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How can the new Egyptian measure achieve a truce in Gaza?

October 15, 2018 at 1:45 am

Egyptian President Abdel Fattah Al-Sisi (L) shakes hands with Abbas Kamel, the head of General Intelligence Directorate in Cairo, Egypt on 28 June 2018 [Egyptian President Office/Apaimages]

The pace of regional and international measures aimed at reaching a consensus regarding the path to achieving a truce that reduces the chances of a new confrontation between Israel and Hamas is picking up. Director of the Egyptian General Intelligence, Abbas Kamel, will arrive in Israel and Ramallah this week to discuss the chances of reaching a truce.

Kamel’s visit is likely to aim to achieve two main goals: bridging the gap between Israel and Hamas over the terms and conditions of the truce. The Egyptian security official is likely to discuss the requirements set by Hamas to achieve the ceasefire, which the movement recently relayed to Cairo, with Israeli Prime Minister Benjamin Netanyahu and his national security adviser, Meir Ben-Shabbat and head of the Shin Bet, Nadav Argaman.

In Ramallah, Kamel will attempt to deter Palestinian President Mahmoud Abbas from executing his threats to impose a new set of sanctions on Gaza, which could put an end to any possibility of a successful truce.

The Egyptian side intensified its efforts aimed at achieving a truce in the wake of Netanyahu’s demand that Egyptian President Abdel-Fattah Al-Sisi take part in the meeting, which he held on the sidelines of their participation in the UN meetings. It did so by explicitly trying to contain the PA leadership’s opposition to the path of the truce and working on stopping it from imposing further sanctions on the Gaza Strip.

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However, if efforts to prevent Abbas from imposing further sanctions on the Gaza Strip fail, Israel will be required to invest more of its political resources to achieve this goal. Tel Aviv can put more pressure on Abbas, and the Israeli government can bypass Abbas’s reservations over the truce by failing to adhere to the economic agreements with the PA. Furthermore, Tel Aviv could communicate to Abbas that if he imposes a new set of sanctions on the Gaza Strip, Tel Aviv will allocate a percentage of the tax revenues it collects for the PA to cover the operations budgets of vital institutions and facilities and to pay the salaries of employees in the Gaza Strip.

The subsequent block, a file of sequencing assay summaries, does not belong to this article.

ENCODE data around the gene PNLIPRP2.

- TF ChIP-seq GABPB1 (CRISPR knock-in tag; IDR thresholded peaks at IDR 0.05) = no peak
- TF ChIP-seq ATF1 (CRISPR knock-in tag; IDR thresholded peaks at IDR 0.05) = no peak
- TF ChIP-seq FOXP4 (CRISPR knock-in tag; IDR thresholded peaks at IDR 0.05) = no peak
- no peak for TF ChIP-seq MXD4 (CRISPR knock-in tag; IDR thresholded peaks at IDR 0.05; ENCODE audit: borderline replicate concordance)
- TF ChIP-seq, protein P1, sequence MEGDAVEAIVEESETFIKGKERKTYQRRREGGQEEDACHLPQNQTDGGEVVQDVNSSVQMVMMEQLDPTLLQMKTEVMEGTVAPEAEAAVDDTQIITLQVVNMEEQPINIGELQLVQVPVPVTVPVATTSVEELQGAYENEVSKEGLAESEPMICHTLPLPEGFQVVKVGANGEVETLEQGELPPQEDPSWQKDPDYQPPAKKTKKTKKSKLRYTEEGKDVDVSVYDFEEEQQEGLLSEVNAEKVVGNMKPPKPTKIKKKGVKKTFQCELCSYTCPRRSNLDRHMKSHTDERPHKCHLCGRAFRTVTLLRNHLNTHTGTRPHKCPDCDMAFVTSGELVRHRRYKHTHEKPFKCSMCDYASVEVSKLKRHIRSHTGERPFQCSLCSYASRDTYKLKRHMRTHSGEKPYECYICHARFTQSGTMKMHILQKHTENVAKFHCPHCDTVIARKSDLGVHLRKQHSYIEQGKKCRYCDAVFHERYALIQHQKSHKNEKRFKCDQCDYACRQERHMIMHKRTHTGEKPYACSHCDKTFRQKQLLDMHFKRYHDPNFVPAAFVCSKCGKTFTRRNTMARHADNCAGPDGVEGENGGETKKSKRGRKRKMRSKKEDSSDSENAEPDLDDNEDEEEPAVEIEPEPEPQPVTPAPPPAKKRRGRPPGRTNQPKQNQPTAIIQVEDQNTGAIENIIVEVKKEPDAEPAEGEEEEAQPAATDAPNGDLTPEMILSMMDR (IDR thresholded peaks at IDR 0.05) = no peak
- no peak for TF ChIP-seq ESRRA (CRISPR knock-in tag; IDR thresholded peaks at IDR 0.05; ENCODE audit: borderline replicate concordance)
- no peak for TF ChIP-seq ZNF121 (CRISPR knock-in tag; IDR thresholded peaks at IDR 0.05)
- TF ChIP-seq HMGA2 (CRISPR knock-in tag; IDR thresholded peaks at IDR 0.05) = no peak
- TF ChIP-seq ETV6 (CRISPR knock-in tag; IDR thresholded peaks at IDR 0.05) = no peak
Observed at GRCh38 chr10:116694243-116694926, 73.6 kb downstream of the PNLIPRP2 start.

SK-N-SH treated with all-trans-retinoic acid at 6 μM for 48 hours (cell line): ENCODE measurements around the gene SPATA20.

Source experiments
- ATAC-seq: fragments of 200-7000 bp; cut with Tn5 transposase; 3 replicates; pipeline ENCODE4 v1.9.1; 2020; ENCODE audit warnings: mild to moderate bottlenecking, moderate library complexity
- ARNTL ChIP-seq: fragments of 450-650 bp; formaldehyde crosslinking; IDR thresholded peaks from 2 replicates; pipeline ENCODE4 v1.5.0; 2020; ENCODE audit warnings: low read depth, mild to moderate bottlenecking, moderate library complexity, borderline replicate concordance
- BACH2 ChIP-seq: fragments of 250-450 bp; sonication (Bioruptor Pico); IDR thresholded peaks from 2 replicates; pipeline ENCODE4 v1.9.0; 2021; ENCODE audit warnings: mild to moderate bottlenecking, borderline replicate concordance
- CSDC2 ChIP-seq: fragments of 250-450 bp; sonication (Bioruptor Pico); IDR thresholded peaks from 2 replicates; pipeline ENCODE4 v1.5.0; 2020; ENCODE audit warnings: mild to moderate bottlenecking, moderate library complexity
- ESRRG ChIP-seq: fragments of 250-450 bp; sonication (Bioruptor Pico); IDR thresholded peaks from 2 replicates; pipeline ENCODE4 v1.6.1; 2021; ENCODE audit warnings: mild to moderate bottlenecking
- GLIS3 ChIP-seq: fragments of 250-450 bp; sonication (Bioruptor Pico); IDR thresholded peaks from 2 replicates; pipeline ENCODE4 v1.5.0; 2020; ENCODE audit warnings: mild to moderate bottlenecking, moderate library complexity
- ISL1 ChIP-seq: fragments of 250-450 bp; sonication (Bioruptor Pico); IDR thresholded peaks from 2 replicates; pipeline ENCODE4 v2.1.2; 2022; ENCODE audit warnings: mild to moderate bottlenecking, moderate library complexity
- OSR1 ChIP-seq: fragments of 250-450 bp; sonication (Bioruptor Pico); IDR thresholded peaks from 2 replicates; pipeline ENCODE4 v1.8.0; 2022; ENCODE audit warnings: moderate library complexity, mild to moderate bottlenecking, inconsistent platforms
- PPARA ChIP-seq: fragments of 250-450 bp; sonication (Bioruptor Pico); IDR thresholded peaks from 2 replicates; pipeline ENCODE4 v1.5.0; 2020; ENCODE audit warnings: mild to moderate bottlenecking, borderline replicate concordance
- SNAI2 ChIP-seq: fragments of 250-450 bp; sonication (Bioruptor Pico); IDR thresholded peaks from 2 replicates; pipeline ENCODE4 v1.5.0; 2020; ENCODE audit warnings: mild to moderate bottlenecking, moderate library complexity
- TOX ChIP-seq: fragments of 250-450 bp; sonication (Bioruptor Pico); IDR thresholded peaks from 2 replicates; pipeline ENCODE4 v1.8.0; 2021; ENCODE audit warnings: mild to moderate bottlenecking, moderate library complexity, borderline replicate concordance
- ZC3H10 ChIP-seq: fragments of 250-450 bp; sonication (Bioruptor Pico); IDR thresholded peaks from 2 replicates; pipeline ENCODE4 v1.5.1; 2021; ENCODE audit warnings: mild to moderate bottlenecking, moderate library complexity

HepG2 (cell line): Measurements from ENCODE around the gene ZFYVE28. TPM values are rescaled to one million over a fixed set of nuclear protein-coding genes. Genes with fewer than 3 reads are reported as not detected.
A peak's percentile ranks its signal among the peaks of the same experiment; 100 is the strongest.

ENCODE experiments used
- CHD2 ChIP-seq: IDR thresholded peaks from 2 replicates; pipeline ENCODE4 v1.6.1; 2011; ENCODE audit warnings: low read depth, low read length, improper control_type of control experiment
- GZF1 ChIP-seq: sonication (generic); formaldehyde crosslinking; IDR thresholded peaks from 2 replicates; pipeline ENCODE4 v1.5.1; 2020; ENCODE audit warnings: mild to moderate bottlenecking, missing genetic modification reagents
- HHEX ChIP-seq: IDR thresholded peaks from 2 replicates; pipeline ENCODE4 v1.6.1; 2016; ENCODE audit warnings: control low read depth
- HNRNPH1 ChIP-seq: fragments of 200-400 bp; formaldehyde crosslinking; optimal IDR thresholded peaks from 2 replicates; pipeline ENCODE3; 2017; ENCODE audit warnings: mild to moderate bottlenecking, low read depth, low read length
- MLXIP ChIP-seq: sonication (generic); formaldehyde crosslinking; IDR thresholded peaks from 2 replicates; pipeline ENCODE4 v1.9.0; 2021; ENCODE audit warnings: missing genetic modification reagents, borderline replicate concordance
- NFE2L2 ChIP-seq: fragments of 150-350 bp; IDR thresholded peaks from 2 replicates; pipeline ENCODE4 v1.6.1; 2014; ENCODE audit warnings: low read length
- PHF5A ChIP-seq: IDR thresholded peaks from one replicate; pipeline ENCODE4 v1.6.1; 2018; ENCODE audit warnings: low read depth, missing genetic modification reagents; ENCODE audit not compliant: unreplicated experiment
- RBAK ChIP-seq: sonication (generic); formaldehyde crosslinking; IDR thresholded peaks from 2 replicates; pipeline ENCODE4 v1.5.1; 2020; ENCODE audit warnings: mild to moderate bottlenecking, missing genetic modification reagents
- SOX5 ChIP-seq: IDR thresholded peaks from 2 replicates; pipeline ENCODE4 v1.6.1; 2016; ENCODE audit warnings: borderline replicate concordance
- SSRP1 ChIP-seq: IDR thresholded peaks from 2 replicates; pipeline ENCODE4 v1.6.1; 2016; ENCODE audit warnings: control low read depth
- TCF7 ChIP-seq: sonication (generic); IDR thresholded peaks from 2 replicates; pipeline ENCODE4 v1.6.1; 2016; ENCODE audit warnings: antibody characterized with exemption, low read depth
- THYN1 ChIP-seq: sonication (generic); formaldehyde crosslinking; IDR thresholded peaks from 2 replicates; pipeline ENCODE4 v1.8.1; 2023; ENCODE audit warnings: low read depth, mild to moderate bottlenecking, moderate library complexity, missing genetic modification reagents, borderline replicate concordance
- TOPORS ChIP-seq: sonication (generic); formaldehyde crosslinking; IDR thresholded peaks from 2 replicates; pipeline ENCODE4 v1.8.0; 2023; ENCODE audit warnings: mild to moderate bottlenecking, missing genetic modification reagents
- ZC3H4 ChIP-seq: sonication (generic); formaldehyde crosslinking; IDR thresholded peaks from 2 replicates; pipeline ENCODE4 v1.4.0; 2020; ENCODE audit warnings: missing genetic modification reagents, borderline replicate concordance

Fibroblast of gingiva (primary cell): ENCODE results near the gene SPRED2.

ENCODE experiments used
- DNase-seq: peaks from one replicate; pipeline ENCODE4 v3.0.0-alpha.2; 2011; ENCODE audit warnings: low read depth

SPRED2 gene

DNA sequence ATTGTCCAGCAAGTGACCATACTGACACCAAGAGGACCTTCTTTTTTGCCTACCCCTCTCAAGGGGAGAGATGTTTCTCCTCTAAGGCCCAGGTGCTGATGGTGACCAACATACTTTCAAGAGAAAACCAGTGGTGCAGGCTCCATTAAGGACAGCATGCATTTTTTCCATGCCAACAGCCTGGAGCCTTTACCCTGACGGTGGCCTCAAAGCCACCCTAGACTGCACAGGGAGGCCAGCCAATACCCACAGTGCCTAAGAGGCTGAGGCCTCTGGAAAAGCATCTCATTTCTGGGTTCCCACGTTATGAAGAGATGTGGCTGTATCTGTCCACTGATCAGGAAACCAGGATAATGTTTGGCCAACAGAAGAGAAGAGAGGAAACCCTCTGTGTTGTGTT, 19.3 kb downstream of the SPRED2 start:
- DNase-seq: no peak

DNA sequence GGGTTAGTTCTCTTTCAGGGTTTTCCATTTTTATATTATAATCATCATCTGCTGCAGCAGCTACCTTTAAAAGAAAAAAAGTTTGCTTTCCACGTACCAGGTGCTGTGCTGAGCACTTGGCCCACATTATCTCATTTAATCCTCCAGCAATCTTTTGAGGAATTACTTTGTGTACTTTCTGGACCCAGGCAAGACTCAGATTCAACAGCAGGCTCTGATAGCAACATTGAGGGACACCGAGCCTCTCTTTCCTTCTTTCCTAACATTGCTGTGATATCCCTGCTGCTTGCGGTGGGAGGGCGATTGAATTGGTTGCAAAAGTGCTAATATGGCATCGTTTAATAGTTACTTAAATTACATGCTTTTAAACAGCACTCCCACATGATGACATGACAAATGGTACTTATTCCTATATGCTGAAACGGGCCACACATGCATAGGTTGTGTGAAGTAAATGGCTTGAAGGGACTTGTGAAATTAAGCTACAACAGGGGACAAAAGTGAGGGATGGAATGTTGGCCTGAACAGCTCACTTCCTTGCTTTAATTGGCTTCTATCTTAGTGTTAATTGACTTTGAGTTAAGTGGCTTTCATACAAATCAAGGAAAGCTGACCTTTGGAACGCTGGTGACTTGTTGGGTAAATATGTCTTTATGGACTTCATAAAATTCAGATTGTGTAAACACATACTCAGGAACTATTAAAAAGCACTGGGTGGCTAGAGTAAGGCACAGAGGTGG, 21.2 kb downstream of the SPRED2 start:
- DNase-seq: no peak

Abbas’s ability to respond to any Israeli decision to bypass him is minimal. For example, Abbas could react with a harsh blow to Israel by stopping security coordination with Tel Aviv. But he is aware that the security function that his government performs is what is convincing Tel Aviv not to change the rules of dealing with the PA in the West Bank. The Israeli leadership, which is confused about what it must do to achieve a truce, is currently aware that achieving this goal is a necessity on a strategic level and regarding internal politics. All of the indicators suggest that there is a big chance early elections will be held next winter, due to the dispute between the Likud and religious Haredi parties in the government coalition over the military draft law.


In addition to this, Netanyahu sees early elections as an opportunity to contain the effects of the developments in the corruption cases he is facing. In any case, Netanyahu is interested in holding the elections at a relatively calm time, as elections during security escalation and turbulence would give his opponents, in the right wing and centre, a chance to strengthen their position at his expense. Moreover, many strategic considerations would prompt Israel to pursue a truce, primarily the fear of the outbreak of a confrontation leading to its involvement in the Gaza Strip due to the lack of a third party that could take over Gaza after any war. Tel Aviv is also concerned with calming down the situation in the south given the uncertainty on the other fronts, especially the northern front.

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On the other hand, Hamas cannot stop or reduce the Great Marches of Return along the border between the Gaza Strip and Israel if a final agreement over the truce that ensures a shift in the social and economic situation in Gaza is not reached.

About two months ago, the consensus reached with Cairo on the truce led Hamas leaders to reassure the Palestinians in Gaza that dramatic positive shifts would change the economic situation in the Gaza Strip, but then Cairo backed down and insisted that no truce could be adopted without the involvement of the PA. This undermined the credibility of the movement in the eyes of the Gazan public.

Therefore, it is unlikely that Hamas would push for any measure that leads to a decline in the marches unless its leadership, which will soon be visiting Cairo again, is completely satisfied with the results of the visit. The Egyptian efforts and Israeli position will be tested at the beginning of next month, which is the date set by the PA to impose a new set of sanctions. If the escalation on the border between Gaza and Israel continues, then the chances of a comprehensive confrontation will increase, even though Hamas and Israel understand that this development does not serve either of their interests.

This article first appeared in Arabic in the Palestinian Information Centre on 14 October 2018 

The views expressed in this article belong to the author and do not necessarily reflect the editorial policy of Middle East Monitor.